You may have to transport goods when the weather conditions are unfriendly. In such instances, you should be able to concentrate on delivering your cargo safely while at the same time driving safely to avoid accidents.

4. You Must Be Good with Paperwork

When you are not on the road, you will usually be filling and filing documents related to your trips and the deliveries that you make.

What are the Daily Responsibilities of HGV Drivers?

Operators of HGVs do not just drive. There are many other responsibilities they are tasked with on a daily basis such as:

• Planning daily driving routes and choosing the routes that will translate to maximum productivity
• Coordinating with suppliers and customers so that deliveries get to their desired destinations safely
• Supervising while goods are being loaded to and unloaded from their vehicles
• Confirming that the route they are about to use to make deliveries is clear before taking off
• Inspecting the HGV to ensure that it conforms to all legal requirements and safety regulations at all times
• Ensuring that the HGV is properly maintained and running smoothly at all times
• Listening to suppliers and consumers with a view of ensuring that they have a great customer service experience

Without a doubt, the career of working as a driver of HGVs is underrated by many people. Many people do not know that this profession involves a lot of responsibility and it is also very lucrative. If you are looking to join a fulfilling and satisfying career, do not waste one more minute! Start your journey of becoming a driver of HGVs today.

Becoming an HGV Driver

Thousands of people pass HGV Drivers on the roadways every day but very few consider what is involved with the process of becoming one. A Heavy Good Vehicle (HGV) driver is responsible for transporting goods between suppliers and customers.

Before being able to become an official HGV Driver, an employee has to meet certain criteria. For one, they need to be of 18 years of age or older. Likewise, they need to have a full driving licence with no restrictions. Lastly, they need to have a Certificate of Professional Competence. While these are essential requirements a driver must meet, they are necessary to ensure that everyone on the roadway is as safe as possible.

If you have considered or you are currently considering becoming an official HGV Driver, here, The LGV Training Company helps you fully comprehend all of the demands of the job. There are plenty of positive and negative aspects of the job that you should consider when making your decision.

Benefits of Becoming an HGV Driver:

  1. Plenty of room to advance in your career as you gain more experience.
  2. Vast travelling opportunities to take advantage of.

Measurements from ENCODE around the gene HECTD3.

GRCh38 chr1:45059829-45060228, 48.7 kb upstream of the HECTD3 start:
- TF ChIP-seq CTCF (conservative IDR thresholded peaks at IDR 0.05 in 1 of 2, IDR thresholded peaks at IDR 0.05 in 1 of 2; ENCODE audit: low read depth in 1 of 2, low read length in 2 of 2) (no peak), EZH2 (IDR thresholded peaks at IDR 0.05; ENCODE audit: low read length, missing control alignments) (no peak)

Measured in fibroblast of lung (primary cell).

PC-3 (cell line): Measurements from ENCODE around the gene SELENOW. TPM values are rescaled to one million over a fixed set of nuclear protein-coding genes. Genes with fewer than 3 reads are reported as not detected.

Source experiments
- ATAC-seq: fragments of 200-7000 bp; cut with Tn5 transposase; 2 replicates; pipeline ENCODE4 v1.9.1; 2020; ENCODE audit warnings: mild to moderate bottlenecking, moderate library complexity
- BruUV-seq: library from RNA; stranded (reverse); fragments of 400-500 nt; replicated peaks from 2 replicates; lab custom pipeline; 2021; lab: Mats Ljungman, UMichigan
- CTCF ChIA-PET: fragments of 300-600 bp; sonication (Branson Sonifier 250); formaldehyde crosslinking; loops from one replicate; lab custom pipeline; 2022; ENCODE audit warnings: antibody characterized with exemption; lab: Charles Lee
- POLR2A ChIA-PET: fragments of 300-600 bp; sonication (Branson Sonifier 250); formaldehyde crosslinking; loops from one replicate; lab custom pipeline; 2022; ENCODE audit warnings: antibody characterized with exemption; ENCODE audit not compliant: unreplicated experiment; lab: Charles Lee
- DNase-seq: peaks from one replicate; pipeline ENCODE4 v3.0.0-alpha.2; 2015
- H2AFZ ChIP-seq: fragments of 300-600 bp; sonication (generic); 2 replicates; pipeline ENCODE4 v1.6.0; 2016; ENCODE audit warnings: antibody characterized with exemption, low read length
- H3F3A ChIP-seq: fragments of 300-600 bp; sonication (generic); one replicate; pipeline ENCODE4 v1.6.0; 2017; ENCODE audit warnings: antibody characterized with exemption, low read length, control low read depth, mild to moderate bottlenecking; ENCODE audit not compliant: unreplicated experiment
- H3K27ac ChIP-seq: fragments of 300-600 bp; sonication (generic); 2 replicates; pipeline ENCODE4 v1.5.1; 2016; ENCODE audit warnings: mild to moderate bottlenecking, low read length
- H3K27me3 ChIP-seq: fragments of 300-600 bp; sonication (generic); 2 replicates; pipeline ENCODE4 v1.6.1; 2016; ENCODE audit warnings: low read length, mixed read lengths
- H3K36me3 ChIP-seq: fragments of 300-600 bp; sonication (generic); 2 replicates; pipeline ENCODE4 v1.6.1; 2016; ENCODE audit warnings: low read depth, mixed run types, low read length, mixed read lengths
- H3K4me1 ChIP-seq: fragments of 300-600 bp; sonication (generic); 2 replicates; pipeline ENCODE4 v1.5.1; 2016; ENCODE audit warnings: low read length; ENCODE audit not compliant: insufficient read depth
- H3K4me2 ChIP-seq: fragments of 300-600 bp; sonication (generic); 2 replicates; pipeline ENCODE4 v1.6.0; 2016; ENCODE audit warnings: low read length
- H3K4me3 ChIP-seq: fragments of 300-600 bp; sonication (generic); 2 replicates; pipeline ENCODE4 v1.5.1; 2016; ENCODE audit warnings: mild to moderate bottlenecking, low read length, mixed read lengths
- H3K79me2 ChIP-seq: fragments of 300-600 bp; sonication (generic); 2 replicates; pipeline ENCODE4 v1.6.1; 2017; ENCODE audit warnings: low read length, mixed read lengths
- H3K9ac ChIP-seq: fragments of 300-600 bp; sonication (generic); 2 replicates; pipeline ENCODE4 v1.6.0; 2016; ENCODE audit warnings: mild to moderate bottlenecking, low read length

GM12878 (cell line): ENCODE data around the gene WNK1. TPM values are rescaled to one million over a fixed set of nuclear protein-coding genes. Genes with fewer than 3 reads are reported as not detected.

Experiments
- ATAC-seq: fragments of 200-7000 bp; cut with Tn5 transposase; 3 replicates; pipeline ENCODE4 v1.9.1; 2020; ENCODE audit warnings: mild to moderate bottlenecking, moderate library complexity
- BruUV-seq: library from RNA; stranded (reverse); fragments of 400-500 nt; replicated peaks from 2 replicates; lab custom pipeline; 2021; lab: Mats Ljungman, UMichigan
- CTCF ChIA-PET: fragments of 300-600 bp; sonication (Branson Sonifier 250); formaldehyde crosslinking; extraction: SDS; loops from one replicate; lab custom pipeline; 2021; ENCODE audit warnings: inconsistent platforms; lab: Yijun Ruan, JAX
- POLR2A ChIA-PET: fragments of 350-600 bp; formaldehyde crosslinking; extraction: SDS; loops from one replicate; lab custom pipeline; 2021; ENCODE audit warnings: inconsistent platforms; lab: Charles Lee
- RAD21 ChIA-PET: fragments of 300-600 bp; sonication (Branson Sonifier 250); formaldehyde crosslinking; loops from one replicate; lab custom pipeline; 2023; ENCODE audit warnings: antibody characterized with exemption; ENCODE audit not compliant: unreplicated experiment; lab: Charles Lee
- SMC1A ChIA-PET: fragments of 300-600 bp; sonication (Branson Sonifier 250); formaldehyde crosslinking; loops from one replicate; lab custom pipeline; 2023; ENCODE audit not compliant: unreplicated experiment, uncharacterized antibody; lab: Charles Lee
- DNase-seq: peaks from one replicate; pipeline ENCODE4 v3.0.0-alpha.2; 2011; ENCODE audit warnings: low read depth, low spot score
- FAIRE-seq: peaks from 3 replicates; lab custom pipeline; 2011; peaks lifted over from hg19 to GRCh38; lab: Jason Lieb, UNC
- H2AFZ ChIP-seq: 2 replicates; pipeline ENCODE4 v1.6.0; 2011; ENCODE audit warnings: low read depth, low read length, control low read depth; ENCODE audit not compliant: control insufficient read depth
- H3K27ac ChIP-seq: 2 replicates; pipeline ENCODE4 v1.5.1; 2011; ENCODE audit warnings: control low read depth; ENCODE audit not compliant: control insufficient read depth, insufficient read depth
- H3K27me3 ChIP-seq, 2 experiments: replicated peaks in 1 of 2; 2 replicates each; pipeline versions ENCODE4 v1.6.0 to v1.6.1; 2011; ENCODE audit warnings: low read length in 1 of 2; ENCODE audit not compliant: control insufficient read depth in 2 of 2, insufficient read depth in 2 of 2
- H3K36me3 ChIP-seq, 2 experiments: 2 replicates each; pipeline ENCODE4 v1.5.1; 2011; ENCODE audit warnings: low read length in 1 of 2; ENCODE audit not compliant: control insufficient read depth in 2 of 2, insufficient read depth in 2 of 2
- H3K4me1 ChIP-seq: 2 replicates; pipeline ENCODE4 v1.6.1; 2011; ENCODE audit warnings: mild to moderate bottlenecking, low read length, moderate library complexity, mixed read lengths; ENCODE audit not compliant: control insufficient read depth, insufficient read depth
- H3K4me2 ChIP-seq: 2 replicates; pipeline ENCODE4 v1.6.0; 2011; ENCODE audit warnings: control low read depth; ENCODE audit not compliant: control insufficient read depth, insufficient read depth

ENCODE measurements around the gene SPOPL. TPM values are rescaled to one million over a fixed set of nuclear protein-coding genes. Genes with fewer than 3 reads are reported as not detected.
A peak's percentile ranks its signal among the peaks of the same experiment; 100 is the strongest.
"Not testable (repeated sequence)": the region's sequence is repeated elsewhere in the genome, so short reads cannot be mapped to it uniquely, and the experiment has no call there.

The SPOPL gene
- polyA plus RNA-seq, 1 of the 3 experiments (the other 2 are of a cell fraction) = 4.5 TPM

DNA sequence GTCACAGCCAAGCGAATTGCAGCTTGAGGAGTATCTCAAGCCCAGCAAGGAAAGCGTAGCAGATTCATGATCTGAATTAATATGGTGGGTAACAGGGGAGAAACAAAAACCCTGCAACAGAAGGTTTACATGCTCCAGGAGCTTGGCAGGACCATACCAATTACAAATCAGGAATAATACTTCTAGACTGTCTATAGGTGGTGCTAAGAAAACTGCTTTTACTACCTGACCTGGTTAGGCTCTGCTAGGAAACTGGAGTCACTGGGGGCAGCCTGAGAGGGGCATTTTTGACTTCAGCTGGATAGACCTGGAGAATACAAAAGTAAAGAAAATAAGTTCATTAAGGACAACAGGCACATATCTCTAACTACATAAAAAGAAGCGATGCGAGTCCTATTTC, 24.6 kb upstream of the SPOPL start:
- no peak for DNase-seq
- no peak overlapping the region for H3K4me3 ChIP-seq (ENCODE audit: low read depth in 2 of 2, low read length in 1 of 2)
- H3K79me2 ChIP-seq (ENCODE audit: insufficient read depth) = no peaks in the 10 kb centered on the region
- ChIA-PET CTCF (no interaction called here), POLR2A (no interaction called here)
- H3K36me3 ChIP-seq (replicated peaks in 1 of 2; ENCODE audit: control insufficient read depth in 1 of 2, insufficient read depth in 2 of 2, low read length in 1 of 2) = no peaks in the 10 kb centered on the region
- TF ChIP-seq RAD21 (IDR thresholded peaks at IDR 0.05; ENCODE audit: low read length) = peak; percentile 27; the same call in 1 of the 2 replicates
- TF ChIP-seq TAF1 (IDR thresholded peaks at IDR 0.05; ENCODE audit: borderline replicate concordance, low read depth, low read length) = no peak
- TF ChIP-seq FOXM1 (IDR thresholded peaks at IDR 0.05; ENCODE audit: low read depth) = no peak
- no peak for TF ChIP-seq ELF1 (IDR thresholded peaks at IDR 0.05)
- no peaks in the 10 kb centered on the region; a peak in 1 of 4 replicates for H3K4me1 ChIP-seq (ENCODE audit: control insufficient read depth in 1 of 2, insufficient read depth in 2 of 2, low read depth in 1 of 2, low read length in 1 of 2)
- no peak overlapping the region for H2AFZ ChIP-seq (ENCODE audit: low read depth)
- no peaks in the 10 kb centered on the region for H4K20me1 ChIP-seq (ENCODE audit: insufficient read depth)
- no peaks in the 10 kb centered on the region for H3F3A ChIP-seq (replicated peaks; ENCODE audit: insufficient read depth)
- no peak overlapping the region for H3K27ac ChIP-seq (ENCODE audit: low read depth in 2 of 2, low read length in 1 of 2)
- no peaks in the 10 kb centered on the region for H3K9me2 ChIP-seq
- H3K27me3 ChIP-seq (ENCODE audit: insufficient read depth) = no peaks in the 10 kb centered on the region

3. The occupation pays well and offers good job stability.

Negatives of Becoming an HGV Driver:

  1. Having to deal with road rage almost daily.
  2. Having to spend the majority of your daily life alone.
  3. Being forced to drive in dangerous weather conditions.

Skills Required from an HGV Driver

1. Driving Abilities

Anyone who wants to become an HGV driver will need to have extensive experience driving in various road and traffic conditions. Likewise, they need to have a good grasp on road safety and be capable of practising good road safety while driving.

2. Self-Motivator

Anyone looking to become an HGV driver should be willing and able to self-motivate. A lot of the job entails driving by yourself, so being able to work without a boss telling you what to do all of the time is crucial.

3. Ability to Concentrate

HGV drivers will be presented with various instances where they need to be able to concentrate even with distractions going on.

4. Complete Paperwork

When they aren’t driving, HGV drivers will need to log information about the details of their trips and specifics about their deliveries.

Some of the Daily Responsibilities of an HGV Driver:

1. Delivery Routes

All drivers are going to need to be willing and able to plan their own delivery routes to ensure that they can maximise efficiency in their deliveries.

2. Coordinate Deliveries

Drivers will need to be able and willing to coordinate and communicate directly with the customers to schedule both pick-ups and drop-offs.

3. Loading of Goods

Drivers will need to supervise both the loading and unloading of any goods they are delivering.

4. Checking Routes

A lot of the times you might be responsible for re-routing deliveries depending on traffic conditions or other issues that might crop up during the delivery process.

5. Safety Regulations

Drivers will be required to inspect their own lorry to ensure that it complies with the national safety regulations and the legal requirements that are set.

6. Maintenance of the Vehicle

Any driver is going to be responsible to point out and get proper maintenance for their lorry if they notice something wrong with it.

7. Customer Service

Drivers will need to interact with the customers respectfully to ensure they are offering optimal customer service.

The profession of being an HGV Driver is incredibly overlooked. Not only does it offer a lot of job stability, but there is a lot of room for growth in the profession and it can be very fulfilling in a variety of aspects.

Becoming a Heavy Goods Vehicle (HGV) Driver

Few people actually take the time to think about what you need to do to drive a heavy goods vehicle, even though they drive by them on the highway every day. The delivery of goods to customers from suppliers is the main responsibility of HGV drivers.

A Certificate of Professional Competence, a driving license and proof of having attained 18 years of age, are some of the requirements that workers seeing to become certified HGV drivers must meet. Aspiring HGV drivers are also required to undergo apprenticeship, or a training course at an HGV driver training centre, by most companies. When it comes to keeping other road users and HGV drivers safe, these requirements, as few as they are, play a very important role.

You need to familiarise yourself with these requirements if you are seriously thinking about joining this line of work. Before making a final decision, anyone thinking about driving a HGV should compare the pros and cons of the job.